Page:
The glossy polished finish is very similar to certain models from Rado, as well as the original Chanel J12, but like most polished finishes, it’s a magnet for fingerprints. It’s very glam, with a “black chrome” sort of countenance, but low-key enough that I didn’t feel like a tool while wearing it. But honestly, I prefer the look of the matte finish you find on the ceramic Rado Captain Cook, the brushed surfaces of Omega’s Dark Side of the Moon Speedmaster or AP’s ceramic Royal Oak.
I rather came to enjoy the clicky feel of the bracelet links, their sound reminding me of the gentle clack of a relaxed game of billiards. And the butterfly clasp certainly seems secure enough, offering two locking points, if not quite as secure as a fliplock arrangement. Am I worried about possibly obliterating this ceramic timepiece against an inopportune encounter with an unforgiving surface? If it were a big investment, I’d be more concerned, but not at these stakes. Besides, its ceramic zirconium makeup is a good sight more durable than the pottery we usually associate with the word “ceramic”. Manufacturers are continually working toward even more durable solutions, such as IWC’s Ceratanium, so my anxiety is down to the security of a given timepiece’s bracelet hardware.
Two big questions remain: firstly, would I recommend a ceramic fashion watch to someone else? To someone that’s not really into watches the way most of us collectors are, maybe. If they like the look and the quality is decent, I’d say go for it, but don’t spend a ton on whatever you buy. For the watch geeks among us, I’d say probably not. There are likely going to be too many compromises and bad design choices among watches in this price range. But if you spot a deal like I did, it might be worth it as a personal experiment.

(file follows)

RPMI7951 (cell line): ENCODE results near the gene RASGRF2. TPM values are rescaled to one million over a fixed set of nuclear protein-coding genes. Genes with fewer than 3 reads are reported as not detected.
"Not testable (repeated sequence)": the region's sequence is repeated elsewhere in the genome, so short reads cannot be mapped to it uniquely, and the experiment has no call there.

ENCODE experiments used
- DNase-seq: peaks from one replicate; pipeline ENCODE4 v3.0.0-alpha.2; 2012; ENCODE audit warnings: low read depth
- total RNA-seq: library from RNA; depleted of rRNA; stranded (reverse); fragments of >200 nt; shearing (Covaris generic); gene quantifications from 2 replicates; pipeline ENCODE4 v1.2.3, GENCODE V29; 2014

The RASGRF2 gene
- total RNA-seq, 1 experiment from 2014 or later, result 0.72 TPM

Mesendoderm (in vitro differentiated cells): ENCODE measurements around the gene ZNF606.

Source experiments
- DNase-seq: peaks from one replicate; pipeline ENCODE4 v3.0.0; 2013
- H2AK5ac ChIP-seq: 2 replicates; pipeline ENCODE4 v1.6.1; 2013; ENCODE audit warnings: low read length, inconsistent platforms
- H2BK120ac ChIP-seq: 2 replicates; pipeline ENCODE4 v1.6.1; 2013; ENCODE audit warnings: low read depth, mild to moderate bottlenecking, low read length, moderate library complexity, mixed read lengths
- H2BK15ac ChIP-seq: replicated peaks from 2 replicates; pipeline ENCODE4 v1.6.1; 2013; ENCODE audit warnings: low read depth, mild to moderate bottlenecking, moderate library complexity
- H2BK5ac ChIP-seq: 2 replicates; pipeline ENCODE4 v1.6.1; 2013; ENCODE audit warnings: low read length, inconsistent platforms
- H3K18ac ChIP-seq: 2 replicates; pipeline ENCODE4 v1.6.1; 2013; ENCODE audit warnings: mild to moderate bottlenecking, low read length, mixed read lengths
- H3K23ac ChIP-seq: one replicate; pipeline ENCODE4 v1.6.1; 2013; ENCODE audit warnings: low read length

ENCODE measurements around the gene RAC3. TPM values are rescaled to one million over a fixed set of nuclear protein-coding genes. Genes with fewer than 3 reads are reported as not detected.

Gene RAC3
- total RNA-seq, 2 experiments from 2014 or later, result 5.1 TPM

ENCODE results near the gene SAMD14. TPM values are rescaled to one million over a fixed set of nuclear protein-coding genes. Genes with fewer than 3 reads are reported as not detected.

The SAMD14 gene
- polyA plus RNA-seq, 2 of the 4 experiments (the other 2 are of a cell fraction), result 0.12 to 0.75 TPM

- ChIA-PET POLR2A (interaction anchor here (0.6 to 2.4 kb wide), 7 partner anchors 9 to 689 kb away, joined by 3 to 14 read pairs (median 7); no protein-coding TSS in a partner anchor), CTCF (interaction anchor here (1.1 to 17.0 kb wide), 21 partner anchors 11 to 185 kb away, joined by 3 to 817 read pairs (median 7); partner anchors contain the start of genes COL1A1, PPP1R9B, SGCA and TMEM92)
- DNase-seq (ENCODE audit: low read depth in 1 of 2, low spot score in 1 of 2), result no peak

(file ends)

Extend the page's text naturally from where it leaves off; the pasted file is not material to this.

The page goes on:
Second of all, would I take the plunge on a high-end full ceramic watch? After living with the material for some time, I would definitely say yes, but I would be very selective if I were to plunk down my own ducats. There’s a huge gap between the fashion and high-end markets, price-wise, and I seriously doubt I’d be willing to spend upwards of five figures unless I designed the damn thing myself. Fortunately, there are options at far lower points. The Rado Captain Cook in ceramic is super-cool, but a touch too big for me at 43 mm to pull the trigger. Chanel also offers several choices at well under $10K, and they offer some sportier models with matte finishing, so they’re on the shortlist. Besides Chanel, I’m noticing more and more high fashion brands once again getting serious about their watchmaking, including Gucci and Dior. Could the House of Armani follow… suit? I’ll show myself out.
One more thing: I feel it’s only a matter of time before microbrands go full-bore into ceramic timepieces, given that the material can be found on watches covering the price spectrum. I’ve noticed CIGA Design offering a few ceramic models, and it’s a good bet that other micros will do the same. Will any of them offer a full ceramic bracelet? I certainly hope so, but we’ll have to wait and see.
But if I were going to spend my own money today, I would likely go for a preowned Chanel Superleggera automatic chronograph, preferably the discontinued silver-dialled variant with the bonkers two-toned ceramic and aluminium bracelet. I love the look of that thing more than any Chanel I’ve ever seen, and nice ones seem to be available for around US$3K. Will I hit the “buy it now” button? Stay tuned.